Welcome to our site dedicated to the adventures of Viking, Dane Wulfdin, the hero of This Enchanted Land and other novels to follow. Dane is 30 winters old and a powerful warrior adept with the sword, spear, trident, and battle axe. Actually, Dane has the traits of both a man and a wolf. His wolf's instincts allow him to survive in the wilds and aid him in battle when the stress of combat activates his savagery. With his man's intellect, he outwits other opponents. Odin blessed Dane with the gift of poetry, as well, and damsels find his silver tongue irresistible. His flowing red hair and beard make him a fearsome figure.

In This Enchanted Land, Wulfdin visits Wales, the only domain to totally repulse the invasions of the fierce Vikings. Dane finds out why when he and his crew attack Rhodri Mawr's shire to seek revenge on the Welsh leader for humiliating them in Anglesey. Rhodri's soldiers promptly ambush the Norsemen, and Dane becomes stranded in a foreboding realm filled with monsters, mayhem, and magic. The warrior makes a narrow escape from his human pursuers only to be bewitched by Queen Shera of Innes Castle. During his strange odyssey, he also battles a dragon, a kraken, and giants straight from one's worst nightmare.

After witnessing a harrowing Druid ceremony, Dane finally cries in frustration, "Doesn't anyone live in this enchanted land that isn't huge, evil, or bellicose?" The answer is a resounding "No!" in the first collaboration between authors William P. Robertson of the United States and Fiona Ingram of South Africa. What This Enchanted Land does provide is plenty of sorcery, seduction, and intense action. David Cox's detailed period art and Robertson's stark, image-laden poetry add another aesthetic dimension to an already riveting adventure of the Dark Ages.

Dane Wulfdin acquired his warlike nature from his Norse brethren. Known as "the slaughter wolves," the Vikings began terrorizing the Irish Sea in 793 A.D. Using their maneuverable longships, they raided Scotland's northern islands, and by 800 A.D., totally controlled the Orkneys and Shetland. From these bases the Scandinavians took the Western Isles down to Man and then started full-scale invasions of Ireland and Anglo-Saxon England. In Ireland, the whole of Munster was ravaged and the churches and sanctuaries destroyed with their books. Next, the Vikings erected forts at the Irish river mouths from which they ventured inland to plunder and kill Ireland's chieftains and champions. These forts later grew into the towns of Dublin, Cork, Limerick, Waterford, and Wexford. Britain suffered no less when the slaughter wolves conquered Strathclyde and Cumbria and established the Viking kingdom of Galloway. The Norse influence remained strong in England until the Norman conquest in the late 11th Century. Only in Wales, where such powerful warlords as Rhodri Mawr and his grandson Hywel Dda ruled, did the Vikings feel the sting of defeat.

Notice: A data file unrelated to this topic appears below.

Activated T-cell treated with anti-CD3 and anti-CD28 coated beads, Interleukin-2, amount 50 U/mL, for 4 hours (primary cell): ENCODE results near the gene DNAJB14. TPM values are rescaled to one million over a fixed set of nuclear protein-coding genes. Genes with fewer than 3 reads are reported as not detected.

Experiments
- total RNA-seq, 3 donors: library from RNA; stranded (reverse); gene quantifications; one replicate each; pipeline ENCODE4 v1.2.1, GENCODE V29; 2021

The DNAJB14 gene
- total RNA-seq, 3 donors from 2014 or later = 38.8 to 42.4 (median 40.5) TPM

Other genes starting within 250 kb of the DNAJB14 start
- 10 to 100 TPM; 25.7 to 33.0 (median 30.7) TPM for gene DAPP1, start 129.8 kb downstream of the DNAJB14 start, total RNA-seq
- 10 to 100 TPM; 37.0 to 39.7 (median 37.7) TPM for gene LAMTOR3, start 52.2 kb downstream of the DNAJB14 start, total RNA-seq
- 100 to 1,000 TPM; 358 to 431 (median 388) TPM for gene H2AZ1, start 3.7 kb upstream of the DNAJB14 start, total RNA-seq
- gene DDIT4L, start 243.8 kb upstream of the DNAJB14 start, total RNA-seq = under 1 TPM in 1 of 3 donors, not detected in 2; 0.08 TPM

Despite his penchant for bloodletting, Dane Wulfdin was a spiritual man who continually prayed to Odin for deliverance from the endless perils he faced. Odin was the father of gods and men. He was also the Norse god of wit, wisdom, learning, and poetry. Wulfdin's own intelligence can be linked directly to Odin. Many of Dane's fellow Vikings, however, considered Thor their favorite god. Thor was the most powerful of the gods, and his mighty hammer caused thunder and lightning. Dane's seducer, Queen Shera, considered Freya her patron. Freya was the goddess of love and beauty.

Loki was another interesting deity, for he was a trickster who questioned the order of the gods. He also spawned the Fenris Wolf, the Midgard Wyrm, and many other monsters that plagued mankind. His daughter Hel ruled the underworld. She is described as a horrible hag, half dead and half alive. The other gods lived in the city of Asgard. Also found there is the grand hall known as Valhalla where warriors slain in battle were led by the Valkyries. Dane's friend and chieftain, Snuatgar, ends up there after he is killed by Rhodri Mawr's archers.

When Dane didn't make his living plundering with Snuatgar or fighting as a mercenary, he often earned his supper as a bard, reciting verse for the kings and queens he visited in his endless travels. One of his favorite poems tells the tale of the festival of Samain, the forerunner of Halloween:

Our battles are over

The cattle are slain

It's early November

The Eve of Samain

The ale is flowing

A blood rite unfolds

The Druids presiding

Glean caskets of gold

Haunches are roasted

Great boastings begin

Four months of darkness

Are lost in the din

A banshee is present

Disguised as a queen

A hero enamored

Won't wake from his dream

Out in the shadows

Our ancestors wail

Hoping their bravery

Be part of some tale

Winter is waiting

In armor of frost

The river is frozen

Its battle is lost